During a recent gloomy Saturday morning, volunteers unloaded boxes of clothes from a trailer in the parking lot of Redeemer Lutheran Church as a heavy snow began to fall and a wind began to whip.
Inside the church’s basement and out of the cold, a group of homeless men and women huddled around a few tables, drank hot coffee and mingled as others searched through organized piles of pants, shirts, shoes and coats in another room.
The friendly, warm atmosphere, along with the clothes and coffee, were provided by Mr. Bob’s Under the Bridge, an outreach organization that hands out donated clothes and hygiene items to people in Milwaukee who are homeless.
The organization’s weekly effort to serve the poor had taken place each Saturday morning in Zeidler Park in Downtown Milwaukee, where it was, at times, chilly and damp. But a month ago, the organization made a significant change in the way it operates, moving it into the basement of the church. This allows the group to better serve the approximately 125 people who rely on Mr. Bob’s Under the Bridge each week for their clothes and other essential items.
"The comfort level here is that they are not rushed. They are able to come in here and relax a bit," said Bob Burmeister, who founded the organization in 2007 with his wife, as he greeted people at the door with hugs and handshakes. "If it was cold out like today, they would have came and got their stuff and hit the road."
In addition to being in a more comfortable setting, the church basement allows volunteers to spend more time with homeless and poor individuals to better understand their needs.
"I can now sit down at one of these tables when it’s 10 below zero and get to know how they are doing," Burmeister said.
Mr. Bob’s Under the Bridge relies on donated clothes and toiletries that stream in from schools, churches, civic organizations and individuals around the metro area. Volunteers said they can solicit more effectively if they know the needs of the city’s homeless population. For instance, if volunteers begin hearing of a need for socks, the organization calls on its wide network to hold sock drives.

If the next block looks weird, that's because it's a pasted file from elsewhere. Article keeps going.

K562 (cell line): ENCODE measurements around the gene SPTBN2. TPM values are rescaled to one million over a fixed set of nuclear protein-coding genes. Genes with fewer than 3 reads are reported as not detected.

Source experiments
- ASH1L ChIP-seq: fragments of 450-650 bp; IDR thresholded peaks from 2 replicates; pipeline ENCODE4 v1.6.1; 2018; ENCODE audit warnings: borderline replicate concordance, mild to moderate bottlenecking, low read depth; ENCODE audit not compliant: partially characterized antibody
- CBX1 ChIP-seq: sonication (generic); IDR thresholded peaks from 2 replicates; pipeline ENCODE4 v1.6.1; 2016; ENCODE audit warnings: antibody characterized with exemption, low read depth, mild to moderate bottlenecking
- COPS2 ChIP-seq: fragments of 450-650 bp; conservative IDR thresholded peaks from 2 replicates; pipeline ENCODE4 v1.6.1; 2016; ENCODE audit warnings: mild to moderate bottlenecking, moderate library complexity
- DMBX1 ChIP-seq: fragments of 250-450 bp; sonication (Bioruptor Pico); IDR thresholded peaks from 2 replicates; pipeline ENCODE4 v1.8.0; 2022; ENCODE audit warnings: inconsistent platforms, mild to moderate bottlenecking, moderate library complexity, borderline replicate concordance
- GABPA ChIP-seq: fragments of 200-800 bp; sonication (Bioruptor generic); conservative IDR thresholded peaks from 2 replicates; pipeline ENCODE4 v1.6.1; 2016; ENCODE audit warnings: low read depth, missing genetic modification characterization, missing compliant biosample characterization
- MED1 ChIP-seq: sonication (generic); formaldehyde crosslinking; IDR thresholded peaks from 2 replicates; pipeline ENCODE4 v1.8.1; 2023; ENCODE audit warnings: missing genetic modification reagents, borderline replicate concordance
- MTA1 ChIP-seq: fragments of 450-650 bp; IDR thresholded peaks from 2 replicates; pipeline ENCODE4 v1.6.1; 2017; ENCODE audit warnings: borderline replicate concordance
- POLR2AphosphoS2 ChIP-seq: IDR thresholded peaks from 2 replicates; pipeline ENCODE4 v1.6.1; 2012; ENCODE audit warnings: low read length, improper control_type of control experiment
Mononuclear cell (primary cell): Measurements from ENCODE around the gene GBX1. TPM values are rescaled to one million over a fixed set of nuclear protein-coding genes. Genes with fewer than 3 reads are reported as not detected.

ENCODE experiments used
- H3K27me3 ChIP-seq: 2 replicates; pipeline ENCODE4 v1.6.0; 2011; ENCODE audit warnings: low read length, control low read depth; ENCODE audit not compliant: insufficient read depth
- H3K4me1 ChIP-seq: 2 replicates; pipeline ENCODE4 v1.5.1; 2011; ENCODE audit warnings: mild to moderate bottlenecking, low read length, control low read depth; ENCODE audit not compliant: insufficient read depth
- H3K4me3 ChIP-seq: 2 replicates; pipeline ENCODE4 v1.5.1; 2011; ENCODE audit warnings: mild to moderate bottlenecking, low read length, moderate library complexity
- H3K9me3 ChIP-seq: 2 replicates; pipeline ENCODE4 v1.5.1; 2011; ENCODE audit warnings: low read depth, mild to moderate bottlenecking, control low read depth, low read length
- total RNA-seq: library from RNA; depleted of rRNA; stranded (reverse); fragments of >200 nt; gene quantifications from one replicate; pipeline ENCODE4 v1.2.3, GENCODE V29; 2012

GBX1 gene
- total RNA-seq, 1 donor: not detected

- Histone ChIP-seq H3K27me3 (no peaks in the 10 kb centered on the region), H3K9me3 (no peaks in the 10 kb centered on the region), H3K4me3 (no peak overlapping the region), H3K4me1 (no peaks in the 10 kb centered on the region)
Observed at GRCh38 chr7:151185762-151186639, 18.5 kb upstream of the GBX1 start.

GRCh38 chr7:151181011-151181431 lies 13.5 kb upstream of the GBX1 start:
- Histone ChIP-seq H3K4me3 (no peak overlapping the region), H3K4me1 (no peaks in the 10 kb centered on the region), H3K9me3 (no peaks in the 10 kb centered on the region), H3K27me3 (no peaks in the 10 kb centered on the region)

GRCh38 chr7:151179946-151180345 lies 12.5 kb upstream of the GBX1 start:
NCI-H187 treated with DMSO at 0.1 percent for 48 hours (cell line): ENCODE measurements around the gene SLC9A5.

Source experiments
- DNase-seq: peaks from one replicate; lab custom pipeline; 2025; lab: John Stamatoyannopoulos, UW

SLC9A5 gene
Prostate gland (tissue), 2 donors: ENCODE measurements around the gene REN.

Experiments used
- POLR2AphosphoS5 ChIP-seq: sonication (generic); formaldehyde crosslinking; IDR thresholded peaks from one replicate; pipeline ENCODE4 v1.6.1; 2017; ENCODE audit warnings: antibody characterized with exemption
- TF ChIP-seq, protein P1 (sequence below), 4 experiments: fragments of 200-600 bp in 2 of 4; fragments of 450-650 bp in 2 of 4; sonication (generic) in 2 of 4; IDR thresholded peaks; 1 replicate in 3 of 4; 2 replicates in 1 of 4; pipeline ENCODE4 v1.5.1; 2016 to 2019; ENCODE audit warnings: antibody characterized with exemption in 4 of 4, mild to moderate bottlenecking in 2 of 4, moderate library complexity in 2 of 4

After the weekly gathering at the church, Burmeister and his band of volunteers drive around Milwaukee, giving clothes and toiletries to homeless people they find living underneath bridges, viaducts and in parks.
"Now we don’t have to stand in the mud and deal with the cold weather," said a homeless woman who declined to give her name as she chatted with others at the church.
A homeless man named Vic chirped in, saying the move "is wonderful. They do such a wonderful job for us."
The new setting also creates companionship among the individuals who are served by Mr. Bob’s Under the Bridge, Burmeister said.
"We are creating fellowship," he said.
Burmeister got the word out about the change by handing out and posting fliers around the city. The organization also relied on spreading the news of the change through word of mouth, resulting in a "phenomenal response," Burmeister said.
The space was attractive to Mr. Bob’s because it is free and alleviates many of the space and logistical issues the organization faced as it attempted to serve more people, Burmeister said. "This was the best decision for the people who we serve."
Another advantage to being in the church, located at 631 N. 19th St., is the relationship Mr. Bob’s Under the Bridge has built with Just One More Ministry. The local organization uses the church to store food that it collects from grocery stores, restaurants and caterers and repackages it for food ministries and other hunger relief organizations. Organizers of the two nonprofits have been able to coordinate their efforts to serve the needy, Burmeister said.
"Until some systematic factors, particularly in Milwaukee, in profound poverty are addressed, we cannot let people go hungry and unclothed and live without the basic necessities of life," said the church’s pastor, Lisa Bates-Froiland.
O'Brien has a bachelor's degree from DePaul University and a master's degree from the University of Wisconsin Robert La Follette School of Public Affairs, where he focused on social policy such as poverty, employment and housing.
O'Brien has three daughters, who are 5, 7 and 12 years old.